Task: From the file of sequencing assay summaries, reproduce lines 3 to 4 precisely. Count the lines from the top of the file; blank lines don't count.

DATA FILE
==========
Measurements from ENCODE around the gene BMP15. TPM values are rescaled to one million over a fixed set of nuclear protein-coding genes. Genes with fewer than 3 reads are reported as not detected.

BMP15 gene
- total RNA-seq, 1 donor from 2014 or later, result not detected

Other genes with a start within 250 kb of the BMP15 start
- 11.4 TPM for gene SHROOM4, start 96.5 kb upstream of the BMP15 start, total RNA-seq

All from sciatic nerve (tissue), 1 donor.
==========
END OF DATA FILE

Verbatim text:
- total RNA-seq, 1 donor from 2014 or later, result not detected

Other genes with a start within 250 kb of the BMP15 start